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Spitzer telescope lasted longer than expected, but its mission isn't done yet

If NASA scientists were more accurate, Spitzer would’ve died years ago. More than a decade after its launch, the infrared space telescope still captures and transmits beautiful data about the cosmos.

But good things must come to an end and Spitzer’s deep space gaze is no different. Last week, on the anniversary of the telescope’s launch, NASA announced Spitzer would be entering its final, two-and-a-half-year phase in October. Dubbed “Beyond,” Spitzer’s last mission will keep the telescope’s sensors pointed into outer space until after the James Webb Space Telescope launches in 2018.

Over the years, Spitzer has exceeded expectations and delivered awe-inspiring images and information — from a 360-degree infrared panorama of the Milky Way to the discovery of a massive ring around Saturn, hundreds of times larger than the one seen in visible light.

Related: After years of delays, the James Webb Space Telescope will officially launch in 2018

“Spitzer is operating well beyond the limits that were set for it at the beginning of the mission,” Michael Werner, the project scientist for Spitzer at NASA’s Jet Propulsion Laboratory, said in a press release. “We never envisioned operating 13 years after launch, and scientists are making discoveries in areas of science we never imagined exploring with the spacecraft.”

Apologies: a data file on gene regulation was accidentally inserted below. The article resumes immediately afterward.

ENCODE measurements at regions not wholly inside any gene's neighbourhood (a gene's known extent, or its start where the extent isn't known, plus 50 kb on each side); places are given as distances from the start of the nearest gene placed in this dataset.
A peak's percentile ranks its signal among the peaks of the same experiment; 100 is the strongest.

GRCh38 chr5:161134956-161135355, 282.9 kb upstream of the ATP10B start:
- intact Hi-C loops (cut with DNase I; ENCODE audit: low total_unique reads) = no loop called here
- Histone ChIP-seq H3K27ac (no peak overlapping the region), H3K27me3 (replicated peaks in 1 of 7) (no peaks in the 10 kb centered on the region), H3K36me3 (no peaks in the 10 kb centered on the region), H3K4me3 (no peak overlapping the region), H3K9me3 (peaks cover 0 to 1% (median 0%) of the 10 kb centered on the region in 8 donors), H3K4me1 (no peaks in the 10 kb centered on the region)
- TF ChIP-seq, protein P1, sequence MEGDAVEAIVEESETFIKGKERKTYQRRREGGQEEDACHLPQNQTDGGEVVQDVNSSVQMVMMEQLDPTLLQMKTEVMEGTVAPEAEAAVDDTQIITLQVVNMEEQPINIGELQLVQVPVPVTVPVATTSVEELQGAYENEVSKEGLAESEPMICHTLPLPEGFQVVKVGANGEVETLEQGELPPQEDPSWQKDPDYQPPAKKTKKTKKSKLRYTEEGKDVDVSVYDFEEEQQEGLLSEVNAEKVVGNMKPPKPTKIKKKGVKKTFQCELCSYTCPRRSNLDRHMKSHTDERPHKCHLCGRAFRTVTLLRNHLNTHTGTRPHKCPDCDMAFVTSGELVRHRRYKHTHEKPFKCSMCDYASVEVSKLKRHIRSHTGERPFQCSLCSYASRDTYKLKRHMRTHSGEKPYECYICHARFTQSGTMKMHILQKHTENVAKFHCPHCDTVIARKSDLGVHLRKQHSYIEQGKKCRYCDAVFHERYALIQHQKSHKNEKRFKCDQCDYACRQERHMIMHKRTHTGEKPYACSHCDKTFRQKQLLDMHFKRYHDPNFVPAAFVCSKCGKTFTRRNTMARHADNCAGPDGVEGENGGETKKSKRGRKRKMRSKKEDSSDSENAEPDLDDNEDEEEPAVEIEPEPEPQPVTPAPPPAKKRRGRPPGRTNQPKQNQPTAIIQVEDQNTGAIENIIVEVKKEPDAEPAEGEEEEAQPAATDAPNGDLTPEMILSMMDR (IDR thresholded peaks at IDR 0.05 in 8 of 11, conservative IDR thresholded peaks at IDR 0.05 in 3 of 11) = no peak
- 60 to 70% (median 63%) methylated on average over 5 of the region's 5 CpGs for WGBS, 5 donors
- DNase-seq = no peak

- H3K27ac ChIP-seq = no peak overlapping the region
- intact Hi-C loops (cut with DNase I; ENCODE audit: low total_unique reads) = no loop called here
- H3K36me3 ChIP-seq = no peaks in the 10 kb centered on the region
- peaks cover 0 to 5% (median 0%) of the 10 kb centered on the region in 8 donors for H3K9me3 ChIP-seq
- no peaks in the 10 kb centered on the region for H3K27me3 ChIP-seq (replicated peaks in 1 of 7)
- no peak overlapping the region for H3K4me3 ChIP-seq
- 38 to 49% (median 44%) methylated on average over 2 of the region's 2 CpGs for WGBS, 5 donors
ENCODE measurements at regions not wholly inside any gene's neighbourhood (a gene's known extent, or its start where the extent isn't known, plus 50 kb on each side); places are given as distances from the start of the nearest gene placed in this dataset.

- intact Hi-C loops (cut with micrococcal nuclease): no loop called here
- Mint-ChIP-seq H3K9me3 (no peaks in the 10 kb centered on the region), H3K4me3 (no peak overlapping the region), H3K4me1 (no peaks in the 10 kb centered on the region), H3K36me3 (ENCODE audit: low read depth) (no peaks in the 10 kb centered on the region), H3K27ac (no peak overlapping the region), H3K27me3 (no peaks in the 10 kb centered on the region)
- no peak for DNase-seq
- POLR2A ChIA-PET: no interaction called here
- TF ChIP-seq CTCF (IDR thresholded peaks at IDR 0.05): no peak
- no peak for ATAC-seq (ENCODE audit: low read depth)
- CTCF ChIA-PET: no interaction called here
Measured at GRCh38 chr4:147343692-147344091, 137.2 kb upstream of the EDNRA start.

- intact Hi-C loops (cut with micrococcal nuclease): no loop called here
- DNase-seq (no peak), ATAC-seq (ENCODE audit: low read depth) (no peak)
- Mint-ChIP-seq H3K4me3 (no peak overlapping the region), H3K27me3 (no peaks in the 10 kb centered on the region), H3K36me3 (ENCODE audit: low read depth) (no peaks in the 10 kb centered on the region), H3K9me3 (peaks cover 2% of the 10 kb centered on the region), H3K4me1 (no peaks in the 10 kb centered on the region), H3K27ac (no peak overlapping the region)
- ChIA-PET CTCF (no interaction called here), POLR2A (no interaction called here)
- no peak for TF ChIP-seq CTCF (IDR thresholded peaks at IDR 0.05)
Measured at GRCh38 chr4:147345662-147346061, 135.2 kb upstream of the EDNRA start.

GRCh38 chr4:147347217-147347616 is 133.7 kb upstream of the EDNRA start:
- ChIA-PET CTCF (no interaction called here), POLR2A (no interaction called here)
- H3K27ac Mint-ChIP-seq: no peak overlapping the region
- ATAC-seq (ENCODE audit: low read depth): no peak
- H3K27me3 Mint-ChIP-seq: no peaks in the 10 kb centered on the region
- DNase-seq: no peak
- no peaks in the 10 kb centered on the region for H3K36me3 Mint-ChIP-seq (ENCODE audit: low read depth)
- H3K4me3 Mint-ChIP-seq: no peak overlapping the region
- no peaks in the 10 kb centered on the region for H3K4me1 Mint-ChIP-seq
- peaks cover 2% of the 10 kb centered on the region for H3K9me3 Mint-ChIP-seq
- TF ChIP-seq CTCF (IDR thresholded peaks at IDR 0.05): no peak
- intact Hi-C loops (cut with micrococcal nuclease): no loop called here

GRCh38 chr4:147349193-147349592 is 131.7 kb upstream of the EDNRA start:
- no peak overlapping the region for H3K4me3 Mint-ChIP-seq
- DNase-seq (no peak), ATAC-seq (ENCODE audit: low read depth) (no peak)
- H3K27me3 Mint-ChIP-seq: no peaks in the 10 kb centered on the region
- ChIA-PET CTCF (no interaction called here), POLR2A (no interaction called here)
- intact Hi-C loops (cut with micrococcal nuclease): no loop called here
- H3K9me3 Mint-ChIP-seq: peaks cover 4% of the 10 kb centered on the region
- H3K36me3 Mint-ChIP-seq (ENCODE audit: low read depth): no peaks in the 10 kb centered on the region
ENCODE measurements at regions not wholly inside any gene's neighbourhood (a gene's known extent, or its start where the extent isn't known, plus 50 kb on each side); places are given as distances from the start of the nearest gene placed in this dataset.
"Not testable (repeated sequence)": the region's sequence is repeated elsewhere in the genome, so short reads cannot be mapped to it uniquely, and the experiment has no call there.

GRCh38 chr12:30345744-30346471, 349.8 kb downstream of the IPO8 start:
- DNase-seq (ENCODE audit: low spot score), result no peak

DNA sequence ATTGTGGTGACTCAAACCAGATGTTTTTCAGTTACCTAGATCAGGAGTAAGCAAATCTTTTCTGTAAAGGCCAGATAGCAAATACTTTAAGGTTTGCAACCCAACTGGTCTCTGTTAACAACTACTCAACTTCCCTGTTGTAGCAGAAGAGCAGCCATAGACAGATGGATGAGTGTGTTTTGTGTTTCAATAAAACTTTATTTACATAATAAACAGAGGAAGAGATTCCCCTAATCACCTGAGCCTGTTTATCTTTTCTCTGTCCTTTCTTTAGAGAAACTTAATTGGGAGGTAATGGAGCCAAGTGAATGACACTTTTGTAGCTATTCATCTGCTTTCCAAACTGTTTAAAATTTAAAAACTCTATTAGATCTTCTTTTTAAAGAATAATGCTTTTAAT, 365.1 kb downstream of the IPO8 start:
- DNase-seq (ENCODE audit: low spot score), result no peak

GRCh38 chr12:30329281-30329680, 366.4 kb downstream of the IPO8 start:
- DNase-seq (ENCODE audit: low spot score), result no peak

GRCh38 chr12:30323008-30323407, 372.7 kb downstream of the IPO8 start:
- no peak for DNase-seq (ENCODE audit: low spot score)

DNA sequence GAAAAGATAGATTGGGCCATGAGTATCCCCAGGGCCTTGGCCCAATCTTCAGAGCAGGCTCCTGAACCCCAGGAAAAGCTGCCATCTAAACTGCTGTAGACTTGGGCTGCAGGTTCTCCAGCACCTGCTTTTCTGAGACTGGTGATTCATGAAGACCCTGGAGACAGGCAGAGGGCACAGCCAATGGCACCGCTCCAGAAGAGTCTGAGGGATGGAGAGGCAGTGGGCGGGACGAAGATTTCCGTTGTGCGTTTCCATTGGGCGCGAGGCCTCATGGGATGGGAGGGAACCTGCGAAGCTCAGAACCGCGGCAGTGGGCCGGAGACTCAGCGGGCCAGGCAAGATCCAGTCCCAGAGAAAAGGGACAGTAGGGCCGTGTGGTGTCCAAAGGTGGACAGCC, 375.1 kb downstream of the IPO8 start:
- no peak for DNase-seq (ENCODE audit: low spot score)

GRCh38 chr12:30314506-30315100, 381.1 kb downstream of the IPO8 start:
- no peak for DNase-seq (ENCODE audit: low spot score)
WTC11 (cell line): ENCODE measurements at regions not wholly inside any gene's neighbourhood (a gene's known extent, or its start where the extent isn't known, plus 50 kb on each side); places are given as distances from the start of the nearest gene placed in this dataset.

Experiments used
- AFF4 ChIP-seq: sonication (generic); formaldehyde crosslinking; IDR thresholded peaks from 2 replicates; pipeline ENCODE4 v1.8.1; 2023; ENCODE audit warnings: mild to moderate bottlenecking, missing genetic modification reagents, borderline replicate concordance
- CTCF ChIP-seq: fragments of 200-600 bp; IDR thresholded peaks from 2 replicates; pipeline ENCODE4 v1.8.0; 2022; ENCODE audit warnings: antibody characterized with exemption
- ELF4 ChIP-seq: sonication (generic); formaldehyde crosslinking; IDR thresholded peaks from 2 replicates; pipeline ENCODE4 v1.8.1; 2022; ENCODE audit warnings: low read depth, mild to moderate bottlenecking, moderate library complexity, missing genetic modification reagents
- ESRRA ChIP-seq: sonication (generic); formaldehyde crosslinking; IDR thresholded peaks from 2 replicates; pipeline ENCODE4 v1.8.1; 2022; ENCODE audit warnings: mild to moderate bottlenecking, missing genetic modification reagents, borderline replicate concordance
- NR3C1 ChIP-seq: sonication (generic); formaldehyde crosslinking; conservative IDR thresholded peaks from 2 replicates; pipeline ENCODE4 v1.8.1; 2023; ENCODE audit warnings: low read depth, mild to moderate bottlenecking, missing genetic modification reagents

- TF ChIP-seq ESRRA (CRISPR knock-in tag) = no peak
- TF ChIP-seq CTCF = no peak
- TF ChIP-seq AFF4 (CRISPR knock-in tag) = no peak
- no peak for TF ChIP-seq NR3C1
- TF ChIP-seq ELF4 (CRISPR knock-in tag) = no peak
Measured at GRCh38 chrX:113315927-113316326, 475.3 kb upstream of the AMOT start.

As with most aging machines, Spitzer will face a number of challenges in the last leg of its mission. For one, the telescope’s slow orbit behind the Earth means the distance between the Spitzer and the planet is constantly growing. In order to compensate for this and ensure that signals are still received, scientists have to alter some of the mechanics — such as the autonomous safety systems — that have kept Spitzer functioning for so long.

“Balancing these concerns on a heat-sensitive spacecraft will be a delicate dance, but engineers are hard at work preparing for the new challenges in the Beyond phase,” said Mark Effertz, Spitzer chief engineer at Lockheed Martin Space Systems Company, which built the spacecraft.

This wouldn’t be the first time Spitzer faced such significant challenges: In 2009, when the spacecraft ran out of coolant needed for some of it’s cameras, the mission had to be practically reinvented, switching from “cold” to “hot” operations. But, if there’s one thing the Spitzer mission has demonstrated over the past decade, it’s just how resilient and dynamic the space telescope can be.